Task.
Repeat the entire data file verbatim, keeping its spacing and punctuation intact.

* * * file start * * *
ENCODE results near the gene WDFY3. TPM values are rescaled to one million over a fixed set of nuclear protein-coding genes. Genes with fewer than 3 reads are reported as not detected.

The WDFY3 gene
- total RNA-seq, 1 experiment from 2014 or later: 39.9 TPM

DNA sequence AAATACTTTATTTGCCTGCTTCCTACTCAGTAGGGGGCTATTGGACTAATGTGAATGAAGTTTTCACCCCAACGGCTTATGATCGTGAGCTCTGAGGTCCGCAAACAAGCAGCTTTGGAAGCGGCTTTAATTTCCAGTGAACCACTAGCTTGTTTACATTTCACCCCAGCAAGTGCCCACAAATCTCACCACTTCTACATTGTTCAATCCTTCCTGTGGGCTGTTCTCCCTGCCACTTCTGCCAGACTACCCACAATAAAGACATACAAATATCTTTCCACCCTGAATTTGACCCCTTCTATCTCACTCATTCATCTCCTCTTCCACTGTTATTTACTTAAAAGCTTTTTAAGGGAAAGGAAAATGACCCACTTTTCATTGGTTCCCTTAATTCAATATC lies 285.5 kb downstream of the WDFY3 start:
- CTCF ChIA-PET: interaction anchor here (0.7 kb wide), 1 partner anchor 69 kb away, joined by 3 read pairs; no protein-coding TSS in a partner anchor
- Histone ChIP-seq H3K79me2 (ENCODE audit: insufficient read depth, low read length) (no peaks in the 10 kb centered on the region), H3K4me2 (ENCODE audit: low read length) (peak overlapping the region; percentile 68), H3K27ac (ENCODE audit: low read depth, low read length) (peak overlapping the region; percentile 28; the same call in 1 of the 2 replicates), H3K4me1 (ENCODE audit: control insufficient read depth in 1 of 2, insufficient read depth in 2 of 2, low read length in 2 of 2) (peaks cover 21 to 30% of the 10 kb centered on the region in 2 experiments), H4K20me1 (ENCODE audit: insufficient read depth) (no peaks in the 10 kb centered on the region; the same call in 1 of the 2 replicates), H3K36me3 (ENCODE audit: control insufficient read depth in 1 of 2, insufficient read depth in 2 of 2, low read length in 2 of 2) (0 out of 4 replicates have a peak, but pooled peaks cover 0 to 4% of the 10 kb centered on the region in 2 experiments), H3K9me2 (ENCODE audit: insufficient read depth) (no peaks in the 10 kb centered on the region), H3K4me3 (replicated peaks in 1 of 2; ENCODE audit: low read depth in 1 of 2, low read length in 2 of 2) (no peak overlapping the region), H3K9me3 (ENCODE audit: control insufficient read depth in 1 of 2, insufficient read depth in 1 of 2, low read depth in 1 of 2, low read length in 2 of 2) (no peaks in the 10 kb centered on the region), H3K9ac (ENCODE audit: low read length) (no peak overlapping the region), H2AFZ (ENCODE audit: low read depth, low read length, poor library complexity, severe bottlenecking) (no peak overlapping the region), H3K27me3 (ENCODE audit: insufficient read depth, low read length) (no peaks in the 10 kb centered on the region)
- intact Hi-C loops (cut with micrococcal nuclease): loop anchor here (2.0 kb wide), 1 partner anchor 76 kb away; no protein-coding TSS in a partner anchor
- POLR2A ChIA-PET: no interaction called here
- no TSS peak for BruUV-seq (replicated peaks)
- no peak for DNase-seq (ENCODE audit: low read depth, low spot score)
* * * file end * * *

ENCODE results near the gene WDFY3. TPM values are rescaled to one million over a fixed set of nuclear protein-coding genes. Genes with fewer than 3 reads are reported as not detected.

The WDFY3 gene
- total RNA-seq, 1 experiment from 2014 or later: 39.9 TPM

DNA sequence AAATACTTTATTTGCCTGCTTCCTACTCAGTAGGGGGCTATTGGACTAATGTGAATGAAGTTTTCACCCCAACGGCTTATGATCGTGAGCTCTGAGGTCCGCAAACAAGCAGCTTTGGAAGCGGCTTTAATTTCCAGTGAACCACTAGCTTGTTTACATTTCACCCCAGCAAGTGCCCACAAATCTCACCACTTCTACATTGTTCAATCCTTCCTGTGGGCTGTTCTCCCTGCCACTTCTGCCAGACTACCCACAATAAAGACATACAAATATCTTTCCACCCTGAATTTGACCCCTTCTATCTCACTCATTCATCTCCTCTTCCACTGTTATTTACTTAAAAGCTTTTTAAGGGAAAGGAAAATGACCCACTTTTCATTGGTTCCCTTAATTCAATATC lies 285.5 kb downstream of the WDFY3 start:
- CTCF ChIA-PET: interaction anchor here (0.7 kb wide), 1 partner anchor 69 kb away, joined by 3 read pairs; no protein-coding TSS in a partner anchor
- Histone ChIP-seq H3K79me2 (ENCODE audit: insufficient read depth, low read length) (no peaks in the 10 kb centered on the region), H3K4me2 (ENCODE audit: low read length) (peak overlapping the region; percentile 68), H3K27ac (ENCODE audit: low read depth, low read length) (peak overlapping the region; percentile 28; the same call in 1 of the 2 replicates), H3K4me1 (ENCODE audit: control insufficient read depth in 1 of 2, insufficient read depth in 2 of 2, low read length in 2 of 2) (peaks cover 21 to 30% of the 10 kb centered on the region in 2 experiments), H4K20me1 (ENCODE audit: insufficient read depth) (no peaks in the 10 kb centered on the region; the same call in 1 of the 2 replicates), H3K36me3 (ENCODE audit: control insufficient read depth in 1 of 2, insufficient read depth in 2 of 2, low read length in 2 of 2) (0 out of 4 replicates have a peak, but pooled peaks cover 0 to 4% of the 10 kb centered on the region in 2 experiments), H3K9me2 (ENCODE audit: insufficient read depth) (no peaks in the 10 kb centered on the region), H3K4me3 (replicated peaks in 1 of 2; ENCODE audit: low read depth in 1 of 2, low read length in 2 of 2) (no peak overlapping the region), H3K9me3 (ENCODE audit: control insufficient read depth in 1 of 2, insufficient read depth in 1 of 2, low read depth in 1 of 2, low read length in 2 of 2) (no peaks in the 10 kb centered on the region), H3K9ac (ENCODE audit: low read length) (no peak overlapping the region), H2AFZ (ENCODE audit: low read depth, low read length, poor library complexity, severe bottlenecking) (no peak overlapping the region), H3K27me3 (ENCODE audit: insufficient read depth, low read length) (no peaks in the 10 kb centered on the region)
- intact Hi-C loops (cut with micrococcal nuclease): loop anchor here (2.0 kb wide), 1 partner anchor 76 kb away; no protein-coding TSS in a partner anchor
- POLR2A ChIA-PET: no interaction called here
- no TSS peak for BruUV-seq (replicated peaks)
- no peak for DNase-seq (ENCODE audit: low read depth, low spot score)